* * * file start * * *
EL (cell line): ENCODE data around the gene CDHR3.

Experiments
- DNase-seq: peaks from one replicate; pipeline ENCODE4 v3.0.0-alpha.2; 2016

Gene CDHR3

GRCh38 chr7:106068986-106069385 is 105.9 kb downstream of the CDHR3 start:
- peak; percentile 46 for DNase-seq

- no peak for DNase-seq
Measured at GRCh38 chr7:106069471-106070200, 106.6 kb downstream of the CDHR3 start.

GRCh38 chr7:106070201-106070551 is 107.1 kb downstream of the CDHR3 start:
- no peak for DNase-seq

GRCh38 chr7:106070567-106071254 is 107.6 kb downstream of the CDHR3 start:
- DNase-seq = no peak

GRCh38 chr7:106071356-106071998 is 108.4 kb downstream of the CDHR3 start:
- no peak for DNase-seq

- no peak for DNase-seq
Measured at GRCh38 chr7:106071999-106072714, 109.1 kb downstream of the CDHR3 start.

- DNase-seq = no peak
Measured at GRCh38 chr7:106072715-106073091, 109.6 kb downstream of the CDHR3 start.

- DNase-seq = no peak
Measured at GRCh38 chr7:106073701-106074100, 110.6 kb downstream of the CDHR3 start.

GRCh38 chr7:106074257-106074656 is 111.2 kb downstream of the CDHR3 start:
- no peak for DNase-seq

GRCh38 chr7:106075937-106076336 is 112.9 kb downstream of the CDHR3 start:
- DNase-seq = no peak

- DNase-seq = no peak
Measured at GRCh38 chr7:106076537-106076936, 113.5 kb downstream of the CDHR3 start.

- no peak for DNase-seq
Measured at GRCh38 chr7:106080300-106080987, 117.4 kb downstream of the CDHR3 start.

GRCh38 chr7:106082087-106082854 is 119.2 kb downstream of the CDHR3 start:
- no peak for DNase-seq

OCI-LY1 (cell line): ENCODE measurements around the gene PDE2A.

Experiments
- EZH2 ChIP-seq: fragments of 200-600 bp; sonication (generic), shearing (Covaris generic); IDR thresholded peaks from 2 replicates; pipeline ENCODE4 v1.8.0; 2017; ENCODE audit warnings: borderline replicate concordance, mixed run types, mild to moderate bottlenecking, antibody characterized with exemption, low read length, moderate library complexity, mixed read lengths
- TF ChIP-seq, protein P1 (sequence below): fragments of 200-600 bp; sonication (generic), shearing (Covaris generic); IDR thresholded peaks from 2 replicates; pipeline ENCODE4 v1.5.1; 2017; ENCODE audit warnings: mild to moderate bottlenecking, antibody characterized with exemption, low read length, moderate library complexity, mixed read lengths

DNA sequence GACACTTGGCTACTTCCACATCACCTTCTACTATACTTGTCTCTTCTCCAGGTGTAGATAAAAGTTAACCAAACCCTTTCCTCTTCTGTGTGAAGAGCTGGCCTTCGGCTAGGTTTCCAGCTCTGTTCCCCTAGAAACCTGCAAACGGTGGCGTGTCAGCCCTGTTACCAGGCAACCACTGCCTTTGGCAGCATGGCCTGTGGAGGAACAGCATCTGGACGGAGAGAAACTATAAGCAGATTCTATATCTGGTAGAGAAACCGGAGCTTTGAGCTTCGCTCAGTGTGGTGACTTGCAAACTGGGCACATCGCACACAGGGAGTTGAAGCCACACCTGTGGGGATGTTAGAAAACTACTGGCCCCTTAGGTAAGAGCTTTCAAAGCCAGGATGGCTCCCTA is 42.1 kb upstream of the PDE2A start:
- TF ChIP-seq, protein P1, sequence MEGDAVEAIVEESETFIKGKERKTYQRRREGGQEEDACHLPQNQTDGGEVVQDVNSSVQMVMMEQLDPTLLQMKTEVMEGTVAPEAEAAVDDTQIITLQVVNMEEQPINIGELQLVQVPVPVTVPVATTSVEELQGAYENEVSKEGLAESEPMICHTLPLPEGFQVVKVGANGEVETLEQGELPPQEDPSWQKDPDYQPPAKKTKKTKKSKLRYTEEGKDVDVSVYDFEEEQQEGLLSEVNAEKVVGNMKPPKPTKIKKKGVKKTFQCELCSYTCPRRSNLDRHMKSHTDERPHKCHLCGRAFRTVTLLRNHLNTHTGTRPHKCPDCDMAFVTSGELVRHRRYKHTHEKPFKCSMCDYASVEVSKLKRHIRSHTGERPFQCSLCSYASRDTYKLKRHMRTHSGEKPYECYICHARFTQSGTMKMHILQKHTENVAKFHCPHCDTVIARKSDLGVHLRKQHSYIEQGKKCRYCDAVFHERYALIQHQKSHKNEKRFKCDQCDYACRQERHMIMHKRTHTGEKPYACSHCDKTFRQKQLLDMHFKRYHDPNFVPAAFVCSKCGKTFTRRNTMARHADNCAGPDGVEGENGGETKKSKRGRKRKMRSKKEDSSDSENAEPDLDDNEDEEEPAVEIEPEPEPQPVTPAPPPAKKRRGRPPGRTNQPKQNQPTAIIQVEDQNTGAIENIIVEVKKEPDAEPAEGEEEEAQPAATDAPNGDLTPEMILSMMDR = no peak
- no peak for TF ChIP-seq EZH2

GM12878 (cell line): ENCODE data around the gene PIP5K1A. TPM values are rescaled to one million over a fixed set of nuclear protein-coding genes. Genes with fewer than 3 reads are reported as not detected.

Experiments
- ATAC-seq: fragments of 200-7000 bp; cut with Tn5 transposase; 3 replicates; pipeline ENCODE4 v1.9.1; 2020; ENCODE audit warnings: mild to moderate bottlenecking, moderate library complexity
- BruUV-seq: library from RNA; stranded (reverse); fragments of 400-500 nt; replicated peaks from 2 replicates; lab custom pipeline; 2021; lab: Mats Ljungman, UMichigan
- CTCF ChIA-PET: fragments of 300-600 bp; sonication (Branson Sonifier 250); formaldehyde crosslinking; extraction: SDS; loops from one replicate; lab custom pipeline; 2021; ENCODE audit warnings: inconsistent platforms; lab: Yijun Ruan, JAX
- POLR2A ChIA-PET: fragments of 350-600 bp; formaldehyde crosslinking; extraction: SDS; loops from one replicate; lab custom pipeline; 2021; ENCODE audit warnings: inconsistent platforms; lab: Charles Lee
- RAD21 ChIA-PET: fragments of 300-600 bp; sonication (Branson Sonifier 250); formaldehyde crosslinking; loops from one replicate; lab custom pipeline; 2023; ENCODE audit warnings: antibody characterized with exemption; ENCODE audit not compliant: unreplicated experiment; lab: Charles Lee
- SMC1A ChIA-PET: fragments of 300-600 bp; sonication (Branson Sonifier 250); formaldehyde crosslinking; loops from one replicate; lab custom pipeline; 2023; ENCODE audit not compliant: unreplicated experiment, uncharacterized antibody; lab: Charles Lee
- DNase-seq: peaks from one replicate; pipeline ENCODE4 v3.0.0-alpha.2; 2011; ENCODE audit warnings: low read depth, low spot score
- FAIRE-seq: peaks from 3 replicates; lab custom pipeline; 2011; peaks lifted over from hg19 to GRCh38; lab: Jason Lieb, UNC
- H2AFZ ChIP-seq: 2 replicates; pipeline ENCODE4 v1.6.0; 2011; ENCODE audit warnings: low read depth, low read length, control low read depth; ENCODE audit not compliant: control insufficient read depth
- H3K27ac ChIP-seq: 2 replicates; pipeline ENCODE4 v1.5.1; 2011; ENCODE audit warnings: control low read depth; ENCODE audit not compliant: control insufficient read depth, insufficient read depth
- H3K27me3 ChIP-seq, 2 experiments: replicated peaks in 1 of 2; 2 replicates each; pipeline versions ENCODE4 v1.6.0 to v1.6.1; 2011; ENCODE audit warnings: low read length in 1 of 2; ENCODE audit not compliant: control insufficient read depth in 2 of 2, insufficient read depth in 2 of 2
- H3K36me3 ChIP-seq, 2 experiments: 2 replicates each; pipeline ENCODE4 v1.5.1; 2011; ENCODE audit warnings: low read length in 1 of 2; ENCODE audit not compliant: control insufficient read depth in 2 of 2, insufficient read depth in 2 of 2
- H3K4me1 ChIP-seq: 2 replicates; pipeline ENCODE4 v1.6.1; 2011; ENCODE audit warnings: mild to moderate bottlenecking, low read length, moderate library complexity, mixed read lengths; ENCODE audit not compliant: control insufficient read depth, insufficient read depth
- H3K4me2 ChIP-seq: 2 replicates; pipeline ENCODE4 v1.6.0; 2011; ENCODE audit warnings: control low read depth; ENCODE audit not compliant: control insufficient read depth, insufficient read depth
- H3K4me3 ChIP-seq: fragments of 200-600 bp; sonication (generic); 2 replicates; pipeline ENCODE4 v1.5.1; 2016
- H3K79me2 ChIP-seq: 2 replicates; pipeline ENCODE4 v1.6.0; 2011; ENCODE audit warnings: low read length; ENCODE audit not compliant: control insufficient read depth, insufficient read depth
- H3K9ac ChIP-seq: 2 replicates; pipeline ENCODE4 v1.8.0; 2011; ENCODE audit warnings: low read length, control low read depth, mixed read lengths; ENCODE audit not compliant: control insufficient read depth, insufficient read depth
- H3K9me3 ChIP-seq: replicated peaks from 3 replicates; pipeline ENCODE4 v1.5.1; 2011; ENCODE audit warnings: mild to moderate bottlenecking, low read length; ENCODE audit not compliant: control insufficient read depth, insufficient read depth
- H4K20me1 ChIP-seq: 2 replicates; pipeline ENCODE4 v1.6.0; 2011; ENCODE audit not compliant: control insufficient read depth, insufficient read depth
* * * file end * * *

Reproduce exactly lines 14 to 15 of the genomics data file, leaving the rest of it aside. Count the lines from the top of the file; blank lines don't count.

- no peak for DNase-seq

- no peak for DNase-seq